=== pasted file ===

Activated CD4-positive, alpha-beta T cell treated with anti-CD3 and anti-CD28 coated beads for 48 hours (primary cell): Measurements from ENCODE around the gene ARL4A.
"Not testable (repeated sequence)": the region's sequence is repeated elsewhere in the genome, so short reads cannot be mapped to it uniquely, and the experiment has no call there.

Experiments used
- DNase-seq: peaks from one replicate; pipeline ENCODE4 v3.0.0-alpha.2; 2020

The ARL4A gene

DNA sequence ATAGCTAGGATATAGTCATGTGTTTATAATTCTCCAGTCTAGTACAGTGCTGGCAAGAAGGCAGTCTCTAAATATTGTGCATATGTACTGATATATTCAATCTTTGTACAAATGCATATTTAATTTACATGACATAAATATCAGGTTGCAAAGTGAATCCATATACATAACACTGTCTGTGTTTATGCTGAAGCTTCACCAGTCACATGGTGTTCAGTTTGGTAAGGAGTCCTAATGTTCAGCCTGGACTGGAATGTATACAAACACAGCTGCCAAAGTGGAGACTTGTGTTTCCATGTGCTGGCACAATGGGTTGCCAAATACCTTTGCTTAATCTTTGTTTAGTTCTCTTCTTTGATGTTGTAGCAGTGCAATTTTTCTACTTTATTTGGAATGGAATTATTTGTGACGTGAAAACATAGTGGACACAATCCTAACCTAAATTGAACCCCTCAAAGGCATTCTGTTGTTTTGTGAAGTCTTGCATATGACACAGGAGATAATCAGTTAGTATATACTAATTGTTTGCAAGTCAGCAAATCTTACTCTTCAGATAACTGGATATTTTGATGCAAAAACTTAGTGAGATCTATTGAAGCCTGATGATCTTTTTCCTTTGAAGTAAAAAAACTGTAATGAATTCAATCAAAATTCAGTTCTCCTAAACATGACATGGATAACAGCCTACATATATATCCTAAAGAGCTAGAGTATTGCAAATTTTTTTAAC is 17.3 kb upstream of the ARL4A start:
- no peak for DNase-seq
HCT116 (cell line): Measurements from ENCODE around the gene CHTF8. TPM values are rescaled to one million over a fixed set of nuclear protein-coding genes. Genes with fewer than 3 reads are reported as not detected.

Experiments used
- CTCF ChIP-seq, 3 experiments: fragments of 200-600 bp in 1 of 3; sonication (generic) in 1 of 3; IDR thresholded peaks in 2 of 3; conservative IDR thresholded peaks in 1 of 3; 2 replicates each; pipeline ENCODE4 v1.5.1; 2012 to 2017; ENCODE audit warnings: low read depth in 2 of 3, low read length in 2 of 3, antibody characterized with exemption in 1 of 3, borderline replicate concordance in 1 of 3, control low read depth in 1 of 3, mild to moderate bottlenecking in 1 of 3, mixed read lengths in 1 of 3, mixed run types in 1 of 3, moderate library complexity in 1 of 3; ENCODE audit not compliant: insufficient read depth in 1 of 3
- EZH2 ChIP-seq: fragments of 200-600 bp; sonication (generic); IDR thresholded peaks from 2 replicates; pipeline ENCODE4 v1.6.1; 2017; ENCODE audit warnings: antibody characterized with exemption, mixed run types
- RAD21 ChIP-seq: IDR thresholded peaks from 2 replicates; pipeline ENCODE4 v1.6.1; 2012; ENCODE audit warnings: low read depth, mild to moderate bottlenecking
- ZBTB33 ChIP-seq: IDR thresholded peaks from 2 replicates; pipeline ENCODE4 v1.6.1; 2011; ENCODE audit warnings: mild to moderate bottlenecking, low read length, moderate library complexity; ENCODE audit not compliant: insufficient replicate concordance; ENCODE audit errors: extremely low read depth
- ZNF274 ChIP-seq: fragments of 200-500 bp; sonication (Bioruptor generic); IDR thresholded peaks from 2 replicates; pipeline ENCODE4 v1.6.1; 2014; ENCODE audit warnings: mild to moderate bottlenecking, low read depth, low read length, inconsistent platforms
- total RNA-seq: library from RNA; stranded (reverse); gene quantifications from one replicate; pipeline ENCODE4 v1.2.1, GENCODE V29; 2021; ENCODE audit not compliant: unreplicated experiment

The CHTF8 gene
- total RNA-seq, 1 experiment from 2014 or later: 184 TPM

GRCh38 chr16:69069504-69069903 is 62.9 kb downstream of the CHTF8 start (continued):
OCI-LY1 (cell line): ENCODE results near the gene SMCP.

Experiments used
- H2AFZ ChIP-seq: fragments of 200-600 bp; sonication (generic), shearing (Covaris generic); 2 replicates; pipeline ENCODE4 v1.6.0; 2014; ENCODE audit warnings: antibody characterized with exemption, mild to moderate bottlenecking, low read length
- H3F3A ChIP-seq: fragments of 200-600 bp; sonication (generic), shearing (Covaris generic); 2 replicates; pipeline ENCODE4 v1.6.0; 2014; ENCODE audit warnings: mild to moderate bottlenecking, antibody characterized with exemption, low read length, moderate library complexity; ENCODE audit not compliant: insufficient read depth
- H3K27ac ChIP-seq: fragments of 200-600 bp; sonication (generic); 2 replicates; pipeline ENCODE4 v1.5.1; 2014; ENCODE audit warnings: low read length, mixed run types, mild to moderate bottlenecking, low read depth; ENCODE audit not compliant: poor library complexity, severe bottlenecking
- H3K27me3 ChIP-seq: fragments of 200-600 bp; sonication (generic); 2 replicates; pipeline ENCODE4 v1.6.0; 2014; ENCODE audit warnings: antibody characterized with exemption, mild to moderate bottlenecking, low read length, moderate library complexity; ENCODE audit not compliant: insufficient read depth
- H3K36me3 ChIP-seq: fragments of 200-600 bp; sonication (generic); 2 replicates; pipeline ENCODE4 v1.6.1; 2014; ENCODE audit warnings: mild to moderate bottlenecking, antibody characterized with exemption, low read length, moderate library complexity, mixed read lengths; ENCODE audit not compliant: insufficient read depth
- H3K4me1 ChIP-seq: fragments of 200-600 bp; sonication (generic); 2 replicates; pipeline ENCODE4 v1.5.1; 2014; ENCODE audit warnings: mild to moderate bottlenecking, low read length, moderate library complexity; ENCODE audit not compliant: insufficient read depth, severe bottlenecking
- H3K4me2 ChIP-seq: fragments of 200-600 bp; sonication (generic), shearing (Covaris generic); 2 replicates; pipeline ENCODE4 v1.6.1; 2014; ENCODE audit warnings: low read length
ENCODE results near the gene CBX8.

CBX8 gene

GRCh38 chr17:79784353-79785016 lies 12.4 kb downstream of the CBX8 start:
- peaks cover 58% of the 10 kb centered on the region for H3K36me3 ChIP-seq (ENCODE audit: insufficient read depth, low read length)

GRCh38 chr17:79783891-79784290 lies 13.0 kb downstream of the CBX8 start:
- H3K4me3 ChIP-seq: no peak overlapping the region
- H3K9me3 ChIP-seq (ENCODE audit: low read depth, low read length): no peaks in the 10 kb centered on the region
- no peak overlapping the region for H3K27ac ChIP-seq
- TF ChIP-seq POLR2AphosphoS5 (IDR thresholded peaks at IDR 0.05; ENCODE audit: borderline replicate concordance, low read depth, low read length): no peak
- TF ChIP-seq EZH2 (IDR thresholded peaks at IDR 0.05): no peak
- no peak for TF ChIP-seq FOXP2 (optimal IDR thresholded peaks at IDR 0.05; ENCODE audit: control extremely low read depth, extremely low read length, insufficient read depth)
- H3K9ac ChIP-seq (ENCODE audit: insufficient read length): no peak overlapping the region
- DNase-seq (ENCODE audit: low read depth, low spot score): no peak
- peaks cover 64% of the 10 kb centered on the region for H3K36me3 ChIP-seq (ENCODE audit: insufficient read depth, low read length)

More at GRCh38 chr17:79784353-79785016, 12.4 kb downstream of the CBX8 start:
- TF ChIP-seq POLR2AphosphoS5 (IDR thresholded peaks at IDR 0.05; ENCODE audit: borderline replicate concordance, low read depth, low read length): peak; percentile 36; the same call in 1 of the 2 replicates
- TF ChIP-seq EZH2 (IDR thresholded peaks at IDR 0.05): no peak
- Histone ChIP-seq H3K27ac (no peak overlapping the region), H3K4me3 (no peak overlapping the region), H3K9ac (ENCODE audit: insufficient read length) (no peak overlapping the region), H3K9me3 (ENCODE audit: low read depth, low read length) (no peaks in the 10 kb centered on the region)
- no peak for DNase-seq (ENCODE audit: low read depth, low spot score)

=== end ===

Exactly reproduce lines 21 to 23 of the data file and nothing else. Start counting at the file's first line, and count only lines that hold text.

- H2AFZ ChIP-seq: fragments of 200-600 bp; sonication (generic), shearing (Covaris generic); 2 replicates; pipeline ENCODE4 v1.6.0; 2014; ENCODE audit warnings: antibody characterized with exemption, mild to moderate bottlenecking, low read length
- H3F3A ChIP-seq: fragments of 200-600 bp; sonication (generic), shearing (Covaris generic); 2 replicates; pipeline ENCODE4 v1.6.0; 2014; ENCODE audit warnings: mild to moderate bottlenecking, antibody characterized with exemption, low read length, moderate library complexity; ENCODE audit not compliant: insufficient read depth
- H3K27ac ChIP-seq: fragments of 200-600 bp; sonication (generic); 2 replicates; pipeline ENCODE4 v1.5.1; 2014; ENCODE audit warnings: low read length, mixed run types, mild to moderate bottlenecking, low read depth; ENCODE audit not compliant: poor library complexity, severe bottlenecking